Northpoint Training Center was bristling Thursday with the kind of emergency response power that officials hope will never be required again in a real-life scenario.
The prison, parts of which burned in a 2009 riot, held an annual training exercise to allow about 130 members of the Critical Incident Response Team to have a dry run in an actual corrections facility.
The drill started shortly before 8 a.m. and ended about 2:30 p.m. without incident.
Warden Steve Haney said the CIRT members swept through the medium-security prison doing searches of living areas. It also gave corrections personnel from across the state a chance to see how their preparedness plans work in case of an emergency.
Among the observers Thursday were J. Michael Brown, secretary of the Justice and Public Safety Cabinet, and Ladonna Thompson, commissioner of the Department of Corrections. Brown and Thompson, who were both in the same positions in 2009, visited the prison to check on the newly completed facility and the drill.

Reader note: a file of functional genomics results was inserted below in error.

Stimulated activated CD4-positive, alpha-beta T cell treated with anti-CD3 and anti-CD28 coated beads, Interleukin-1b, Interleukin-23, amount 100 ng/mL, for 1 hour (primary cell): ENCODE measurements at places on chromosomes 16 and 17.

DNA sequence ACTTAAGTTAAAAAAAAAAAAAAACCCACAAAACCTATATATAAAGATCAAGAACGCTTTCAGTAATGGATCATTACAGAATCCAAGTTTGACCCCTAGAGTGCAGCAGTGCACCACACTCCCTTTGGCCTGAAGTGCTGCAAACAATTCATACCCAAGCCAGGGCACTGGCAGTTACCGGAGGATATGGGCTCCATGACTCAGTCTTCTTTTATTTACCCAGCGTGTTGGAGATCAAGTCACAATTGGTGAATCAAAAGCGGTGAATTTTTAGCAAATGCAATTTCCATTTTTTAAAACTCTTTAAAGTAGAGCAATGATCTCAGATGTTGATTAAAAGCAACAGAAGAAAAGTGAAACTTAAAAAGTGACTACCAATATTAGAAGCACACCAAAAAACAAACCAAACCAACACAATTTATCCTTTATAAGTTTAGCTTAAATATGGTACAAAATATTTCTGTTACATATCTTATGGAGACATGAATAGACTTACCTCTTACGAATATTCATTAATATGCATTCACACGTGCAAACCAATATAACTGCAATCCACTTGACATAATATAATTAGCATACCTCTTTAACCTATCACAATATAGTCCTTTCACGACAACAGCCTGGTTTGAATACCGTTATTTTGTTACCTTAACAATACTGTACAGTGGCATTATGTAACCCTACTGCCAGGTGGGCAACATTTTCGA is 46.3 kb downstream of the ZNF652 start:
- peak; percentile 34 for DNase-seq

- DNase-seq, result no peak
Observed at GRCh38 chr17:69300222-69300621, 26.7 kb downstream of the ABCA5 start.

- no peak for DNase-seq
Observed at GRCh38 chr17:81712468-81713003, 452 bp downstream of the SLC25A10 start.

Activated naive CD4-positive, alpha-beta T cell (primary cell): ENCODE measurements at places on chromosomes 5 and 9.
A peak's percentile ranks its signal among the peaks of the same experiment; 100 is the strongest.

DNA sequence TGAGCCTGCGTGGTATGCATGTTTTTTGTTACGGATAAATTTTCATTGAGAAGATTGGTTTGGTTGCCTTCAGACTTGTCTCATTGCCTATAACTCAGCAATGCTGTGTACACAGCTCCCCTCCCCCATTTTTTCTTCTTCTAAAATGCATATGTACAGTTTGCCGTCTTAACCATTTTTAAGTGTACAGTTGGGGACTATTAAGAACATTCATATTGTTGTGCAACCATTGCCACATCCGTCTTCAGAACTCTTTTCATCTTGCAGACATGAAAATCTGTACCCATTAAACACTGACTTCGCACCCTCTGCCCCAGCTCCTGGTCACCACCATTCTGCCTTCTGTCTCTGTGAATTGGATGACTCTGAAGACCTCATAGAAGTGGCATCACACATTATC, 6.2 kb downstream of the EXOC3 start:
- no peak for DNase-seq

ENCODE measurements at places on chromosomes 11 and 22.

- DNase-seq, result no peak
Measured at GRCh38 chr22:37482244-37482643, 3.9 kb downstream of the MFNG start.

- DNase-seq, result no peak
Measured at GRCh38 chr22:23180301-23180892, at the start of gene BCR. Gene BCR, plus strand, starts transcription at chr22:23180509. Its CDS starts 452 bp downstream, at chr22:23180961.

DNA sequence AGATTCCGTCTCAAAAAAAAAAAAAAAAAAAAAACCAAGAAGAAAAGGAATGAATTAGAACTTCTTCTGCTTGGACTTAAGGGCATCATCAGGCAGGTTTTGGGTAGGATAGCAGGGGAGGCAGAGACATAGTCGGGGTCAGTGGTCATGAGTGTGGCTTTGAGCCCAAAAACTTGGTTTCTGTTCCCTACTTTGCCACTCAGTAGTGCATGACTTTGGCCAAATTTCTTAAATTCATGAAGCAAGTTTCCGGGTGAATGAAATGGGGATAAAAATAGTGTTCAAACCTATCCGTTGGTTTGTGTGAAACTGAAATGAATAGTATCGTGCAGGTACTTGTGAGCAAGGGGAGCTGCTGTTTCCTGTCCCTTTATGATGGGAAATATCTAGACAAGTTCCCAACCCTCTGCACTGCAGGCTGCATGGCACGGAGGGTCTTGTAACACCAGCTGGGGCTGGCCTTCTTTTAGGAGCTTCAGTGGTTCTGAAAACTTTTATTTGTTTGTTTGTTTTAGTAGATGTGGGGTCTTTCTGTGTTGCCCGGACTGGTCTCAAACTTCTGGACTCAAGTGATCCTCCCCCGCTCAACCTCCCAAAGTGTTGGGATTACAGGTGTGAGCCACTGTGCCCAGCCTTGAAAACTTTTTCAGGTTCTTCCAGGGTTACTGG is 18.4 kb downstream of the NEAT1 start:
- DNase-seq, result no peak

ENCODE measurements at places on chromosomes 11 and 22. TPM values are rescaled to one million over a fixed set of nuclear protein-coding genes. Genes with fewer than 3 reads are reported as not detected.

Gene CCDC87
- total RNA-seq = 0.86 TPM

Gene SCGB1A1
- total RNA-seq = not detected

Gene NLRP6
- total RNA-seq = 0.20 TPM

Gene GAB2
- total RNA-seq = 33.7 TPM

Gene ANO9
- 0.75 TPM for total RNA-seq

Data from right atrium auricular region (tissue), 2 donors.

On Aug. 21, 2009, inmates burned six buildings, and a group of about 100 prisoners would not surrender for several hours. The CIRT response, along with local and state law enforcement, was credited in large part with minimizing human casualties in 2009.
Haney said drills like the one Thursday and some of the technological upgrades made after the riot put the prison on even stronger footing today. The prison’s command center, the last major piece of the nearly $19 million rebuilding project will also come online this week.
In June workers completed a 39,000-square-foot program facility, which includes dining, medical and other functions once housed in separate buildings that burned during the riots. The prison has steadily added inmates and is close to its pre-riot capacity of 1,256.